This Southern Indian breakfast recipe of Semiya Upma made with a squeeze of lemon to it, is a refreshingly hearty way to start the day with.
Upma is a very traditional South Indian breakfast meal, made with vermicelli, semolina or flattened rice flakes (aval). For those who are not very familiar with upma, the closest preparation I can think of to this one is polenta, but a lot drier than that with no leftover water or liquid in it. The semolina variety is the most common one in upmas, though the others are also very often made.
I have been making this lemon vermicelli upma a lot these days. The regular vermicelli upma does not have lemon in it, this is a variant of it. Not only is this upma easy to make for a weekend breakfast / brunch, but it is also so very tasty and different from the regular vermicelli or semolina upma. The squeeze of lemon adds that extra special tanginess which elevates the flavors to whole different level altogether.
You can buy vermicelli in different forms. Either as long noodles, which you then break into 1/2 inch long pieces with your hands, which can sometimes be a little painful and fun at the same time. Or you can buy it already broken into small pieces. Even in this, you get the roasted version and the not roasted version. If you buy the plain one, make sure you dry roast them in a pan, till it is golden brown in color like in the picture above.
Lemon Semiya Upma - South Indian Breakfast Lemon Vermicelli
- 1 cup Semiya / Vermicelli broken into 1/2 inch pieces and roasted to golden brown
- 1 tsp coconut oil
- 1/2 tsp mustard seeds
- 8 curry leaves
- 1/2 red onion chopped
- 3 Thai green chillies chopped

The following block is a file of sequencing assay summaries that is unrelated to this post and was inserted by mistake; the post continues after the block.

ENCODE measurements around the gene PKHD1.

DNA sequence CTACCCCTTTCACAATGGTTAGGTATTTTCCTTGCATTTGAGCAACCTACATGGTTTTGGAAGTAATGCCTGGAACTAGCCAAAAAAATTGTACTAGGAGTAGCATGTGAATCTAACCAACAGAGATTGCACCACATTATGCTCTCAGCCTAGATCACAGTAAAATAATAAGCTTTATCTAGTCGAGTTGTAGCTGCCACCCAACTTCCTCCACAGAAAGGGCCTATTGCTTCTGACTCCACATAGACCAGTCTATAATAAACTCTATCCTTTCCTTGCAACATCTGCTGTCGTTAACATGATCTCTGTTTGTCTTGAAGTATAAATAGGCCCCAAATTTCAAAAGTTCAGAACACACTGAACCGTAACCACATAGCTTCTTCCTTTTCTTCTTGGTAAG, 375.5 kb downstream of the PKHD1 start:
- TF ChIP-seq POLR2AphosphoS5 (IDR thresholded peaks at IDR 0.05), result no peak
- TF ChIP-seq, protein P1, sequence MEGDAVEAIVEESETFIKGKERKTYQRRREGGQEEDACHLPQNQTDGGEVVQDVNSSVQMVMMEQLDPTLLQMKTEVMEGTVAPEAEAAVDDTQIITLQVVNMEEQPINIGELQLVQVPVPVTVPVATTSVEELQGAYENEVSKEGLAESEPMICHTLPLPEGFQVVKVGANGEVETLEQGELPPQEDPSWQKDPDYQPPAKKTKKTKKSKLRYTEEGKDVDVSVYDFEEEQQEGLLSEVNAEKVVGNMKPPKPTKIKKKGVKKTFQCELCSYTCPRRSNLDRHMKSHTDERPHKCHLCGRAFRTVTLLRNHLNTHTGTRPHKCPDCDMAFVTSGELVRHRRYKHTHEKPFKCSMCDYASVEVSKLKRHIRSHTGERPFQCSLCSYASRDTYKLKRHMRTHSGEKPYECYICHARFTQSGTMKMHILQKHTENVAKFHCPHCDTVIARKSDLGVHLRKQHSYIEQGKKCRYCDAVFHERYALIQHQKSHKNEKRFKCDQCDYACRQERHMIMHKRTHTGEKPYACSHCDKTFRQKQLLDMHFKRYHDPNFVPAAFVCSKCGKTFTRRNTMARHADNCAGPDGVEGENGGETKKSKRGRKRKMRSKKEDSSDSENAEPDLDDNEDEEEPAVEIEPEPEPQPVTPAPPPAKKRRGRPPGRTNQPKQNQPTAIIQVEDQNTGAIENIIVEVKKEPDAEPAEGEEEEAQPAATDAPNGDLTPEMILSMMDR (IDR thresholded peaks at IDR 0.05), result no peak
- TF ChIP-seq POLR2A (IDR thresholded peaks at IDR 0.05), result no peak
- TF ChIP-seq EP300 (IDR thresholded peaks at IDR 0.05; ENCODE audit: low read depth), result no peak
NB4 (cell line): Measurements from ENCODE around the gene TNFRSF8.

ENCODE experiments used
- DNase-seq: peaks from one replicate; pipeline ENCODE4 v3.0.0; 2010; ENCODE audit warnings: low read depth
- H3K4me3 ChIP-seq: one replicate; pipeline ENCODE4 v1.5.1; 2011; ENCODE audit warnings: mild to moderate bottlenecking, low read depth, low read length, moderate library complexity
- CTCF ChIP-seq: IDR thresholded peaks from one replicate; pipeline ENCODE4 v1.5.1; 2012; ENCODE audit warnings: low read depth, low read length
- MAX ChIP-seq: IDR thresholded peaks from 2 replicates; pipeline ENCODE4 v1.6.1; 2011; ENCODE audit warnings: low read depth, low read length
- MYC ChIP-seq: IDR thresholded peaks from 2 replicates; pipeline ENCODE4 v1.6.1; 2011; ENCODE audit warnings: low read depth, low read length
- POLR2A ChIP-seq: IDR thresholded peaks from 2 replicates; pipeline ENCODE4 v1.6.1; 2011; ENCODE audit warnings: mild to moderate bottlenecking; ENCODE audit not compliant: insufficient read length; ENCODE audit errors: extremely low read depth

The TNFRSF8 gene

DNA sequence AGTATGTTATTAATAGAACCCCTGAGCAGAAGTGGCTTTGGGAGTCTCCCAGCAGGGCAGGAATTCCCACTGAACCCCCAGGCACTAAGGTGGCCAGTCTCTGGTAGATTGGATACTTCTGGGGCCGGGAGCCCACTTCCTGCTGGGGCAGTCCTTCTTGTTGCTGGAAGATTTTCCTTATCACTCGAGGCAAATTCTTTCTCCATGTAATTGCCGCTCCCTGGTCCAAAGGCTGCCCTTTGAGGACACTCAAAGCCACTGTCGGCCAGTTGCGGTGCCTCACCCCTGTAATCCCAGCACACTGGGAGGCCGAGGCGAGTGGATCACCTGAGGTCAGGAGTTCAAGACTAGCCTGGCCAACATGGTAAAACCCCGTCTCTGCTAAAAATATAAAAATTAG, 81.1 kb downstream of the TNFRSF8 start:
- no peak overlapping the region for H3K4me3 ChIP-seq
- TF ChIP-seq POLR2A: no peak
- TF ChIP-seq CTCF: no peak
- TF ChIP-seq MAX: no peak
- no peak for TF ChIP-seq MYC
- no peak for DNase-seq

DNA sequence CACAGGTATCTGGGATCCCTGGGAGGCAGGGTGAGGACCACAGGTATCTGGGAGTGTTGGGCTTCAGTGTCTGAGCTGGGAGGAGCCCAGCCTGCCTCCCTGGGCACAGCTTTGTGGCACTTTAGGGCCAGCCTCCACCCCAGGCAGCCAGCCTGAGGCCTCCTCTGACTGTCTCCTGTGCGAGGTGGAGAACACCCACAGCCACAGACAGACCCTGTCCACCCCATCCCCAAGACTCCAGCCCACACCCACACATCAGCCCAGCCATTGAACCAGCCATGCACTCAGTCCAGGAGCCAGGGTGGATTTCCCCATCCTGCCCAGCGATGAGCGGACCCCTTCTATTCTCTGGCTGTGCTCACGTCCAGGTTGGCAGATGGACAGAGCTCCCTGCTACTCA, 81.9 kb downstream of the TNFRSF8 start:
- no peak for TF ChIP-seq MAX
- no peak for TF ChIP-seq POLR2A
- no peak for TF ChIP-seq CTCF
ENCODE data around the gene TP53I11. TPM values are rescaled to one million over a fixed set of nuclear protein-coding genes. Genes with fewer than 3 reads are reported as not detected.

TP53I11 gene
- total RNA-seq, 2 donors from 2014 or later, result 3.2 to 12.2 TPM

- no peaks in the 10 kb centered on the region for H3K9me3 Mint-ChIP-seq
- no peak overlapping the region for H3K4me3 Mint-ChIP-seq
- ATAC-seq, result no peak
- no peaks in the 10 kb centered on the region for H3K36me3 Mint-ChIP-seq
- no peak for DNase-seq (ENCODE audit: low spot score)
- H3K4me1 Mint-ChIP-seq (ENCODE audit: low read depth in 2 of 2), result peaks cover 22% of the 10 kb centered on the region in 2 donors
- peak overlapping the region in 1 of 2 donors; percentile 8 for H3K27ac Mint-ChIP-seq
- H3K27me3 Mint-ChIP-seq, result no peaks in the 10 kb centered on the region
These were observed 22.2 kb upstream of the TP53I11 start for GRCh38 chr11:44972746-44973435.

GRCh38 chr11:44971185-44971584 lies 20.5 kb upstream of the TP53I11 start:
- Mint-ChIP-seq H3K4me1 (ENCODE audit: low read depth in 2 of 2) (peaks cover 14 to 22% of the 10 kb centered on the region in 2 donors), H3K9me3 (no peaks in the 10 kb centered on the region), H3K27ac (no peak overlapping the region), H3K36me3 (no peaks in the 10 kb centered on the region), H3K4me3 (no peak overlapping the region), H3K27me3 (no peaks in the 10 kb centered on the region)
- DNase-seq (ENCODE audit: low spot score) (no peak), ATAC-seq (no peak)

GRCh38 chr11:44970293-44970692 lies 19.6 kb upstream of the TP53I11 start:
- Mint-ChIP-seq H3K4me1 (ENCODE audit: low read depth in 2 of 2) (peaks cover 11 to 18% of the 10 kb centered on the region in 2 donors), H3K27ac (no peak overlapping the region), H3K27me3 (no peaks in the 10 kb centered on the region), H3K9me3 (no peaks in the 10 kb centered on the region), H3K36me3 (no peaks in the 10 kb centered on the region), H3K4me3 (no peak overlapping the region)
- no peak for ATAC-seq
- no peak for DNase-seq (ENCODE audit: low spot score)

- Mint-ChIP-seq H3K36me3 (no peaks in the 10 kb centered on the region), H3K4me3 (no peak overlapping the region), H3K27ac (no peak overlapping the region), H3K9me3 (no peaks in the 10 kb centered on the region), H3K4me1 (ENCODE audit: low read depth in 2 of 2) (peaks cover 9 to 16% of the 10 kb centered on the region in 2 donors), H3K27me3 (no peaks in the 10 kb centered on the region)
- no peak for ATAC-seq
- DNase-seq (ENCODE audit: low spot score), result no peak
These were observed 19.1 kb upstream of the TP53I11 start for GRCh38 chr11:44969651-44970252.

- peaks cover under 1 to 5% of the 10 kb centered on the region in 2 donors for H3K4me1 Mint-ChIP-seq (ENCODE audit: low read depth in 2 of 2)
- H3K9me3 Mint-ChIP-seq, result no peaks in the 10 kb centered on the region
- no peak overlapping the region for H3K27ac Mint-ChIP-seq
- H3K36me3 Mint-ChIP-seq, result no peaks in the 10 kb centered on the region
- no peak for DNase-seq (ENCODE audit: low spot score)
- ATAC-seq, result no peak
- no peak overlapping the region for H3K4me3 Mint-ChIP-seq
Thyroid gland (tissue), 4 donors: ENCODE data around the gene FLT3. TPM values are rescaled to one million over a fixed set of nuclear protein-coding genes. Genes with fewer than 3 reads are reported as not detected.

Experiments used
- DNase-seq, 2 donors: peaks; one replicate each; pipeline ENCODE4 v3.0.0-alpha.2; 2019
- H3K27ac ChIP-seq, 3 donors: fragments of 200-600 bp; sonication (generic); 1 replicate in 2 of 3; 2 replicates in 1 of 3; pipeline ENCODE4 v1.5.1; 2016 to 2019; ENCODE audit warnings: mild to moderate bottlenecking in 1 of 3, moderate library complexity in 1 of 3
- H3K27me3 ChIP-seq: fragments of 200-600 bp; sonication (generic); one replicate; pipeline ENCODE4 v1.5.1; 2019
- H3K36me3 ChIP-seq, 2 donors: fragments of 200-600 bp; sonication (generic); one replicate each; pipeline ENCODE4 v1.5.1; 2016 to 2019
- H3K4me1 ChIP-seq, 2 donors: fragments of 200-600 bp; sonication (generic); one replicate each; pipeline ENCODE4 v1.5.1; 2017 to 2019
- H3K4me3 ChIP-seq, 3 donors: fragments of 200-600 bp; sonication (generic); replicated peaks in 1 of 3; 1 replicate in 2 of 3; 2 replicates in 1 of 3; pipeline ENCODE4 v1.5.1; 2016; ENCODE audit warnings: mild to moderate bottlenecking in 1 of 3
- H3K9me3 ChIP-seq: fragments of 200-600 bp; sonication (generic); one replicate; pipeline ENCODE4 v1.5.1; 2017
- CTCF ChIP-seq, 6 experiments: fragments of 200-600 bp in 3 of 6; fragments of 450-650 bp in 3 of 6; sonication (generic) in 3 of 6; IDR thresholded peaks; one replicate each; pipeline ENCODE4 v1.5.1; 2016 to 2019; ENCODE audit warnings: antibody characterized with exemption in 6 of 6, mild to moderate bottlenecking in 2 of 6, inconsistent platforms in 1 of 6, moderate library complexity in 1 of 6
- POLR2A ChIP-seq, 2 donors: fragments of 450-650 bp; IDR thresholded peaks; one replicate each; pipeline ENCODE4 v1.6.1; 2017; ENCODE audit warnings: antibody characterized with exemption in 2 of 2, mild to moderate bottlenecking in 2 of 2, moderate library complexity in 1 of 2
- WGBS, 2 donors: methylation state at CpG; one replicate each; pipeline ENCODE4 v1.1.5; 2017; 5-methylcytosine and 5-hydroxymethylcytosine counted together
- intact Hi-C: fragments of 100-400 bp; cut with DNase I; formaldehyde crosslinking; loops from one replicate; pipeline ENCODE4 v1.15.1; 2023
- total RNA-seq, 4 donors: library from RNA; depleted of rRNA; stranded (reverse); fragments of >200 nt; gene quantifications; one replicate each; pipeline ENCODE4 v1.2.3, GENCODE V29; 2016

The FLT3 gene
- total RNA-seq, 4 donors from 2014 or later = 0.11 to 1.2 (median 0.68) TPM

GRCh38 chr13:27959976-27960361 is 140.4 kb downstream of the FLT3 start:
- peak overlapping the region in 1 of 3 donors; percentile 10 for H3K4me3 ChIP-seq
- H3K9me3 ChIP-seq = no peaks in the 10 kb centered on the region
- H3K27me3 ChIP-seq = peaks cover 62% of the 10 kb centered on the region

- 2 cups water
- salt to taste
- 2 tbsp lemon juice
- 1/4 cup grated fresh coconut (I use freshly frozen. Don't use dessicated coconut. Skip if you cant find fresh frozen coconut)
Heat the oil in a sauté pan. Add the mustard seeds and let is splutter. Now add the curry leaves, give it a quick stir and add the onions and chopped up green chillies.
Once the onions start becoming translucent, you don’t have to let them turn brown, add the water and salt. Bring the water to a boil. Note, that this will be the time to check the salt. If you taste the water, you will approximately know whether the salt is enough or not. You will not be able to add salt to the noodles later.
Now add the roasted vermicelli, reduce the heat and let it cook and absorb all the water.
Once it starts looking like cooked noodles, stir well, add the lemon juice and the grated coconut. Give it a quick stir again. Remove from heat.
Serve hot with coconut chutney or any other chutney of your choice along with some piping hot South Indian style filter coffee.
The vermicelli used it what you get in Indian stores, also called semiya. It is made with wheat. So this is not suitable for a Gluten Free diet.
You can substitite with rice vermicelli. Though it is called a different dish - Rice Sevai Upma, in Southern India, it is still tasty. I will update the recipe link here, when I post it.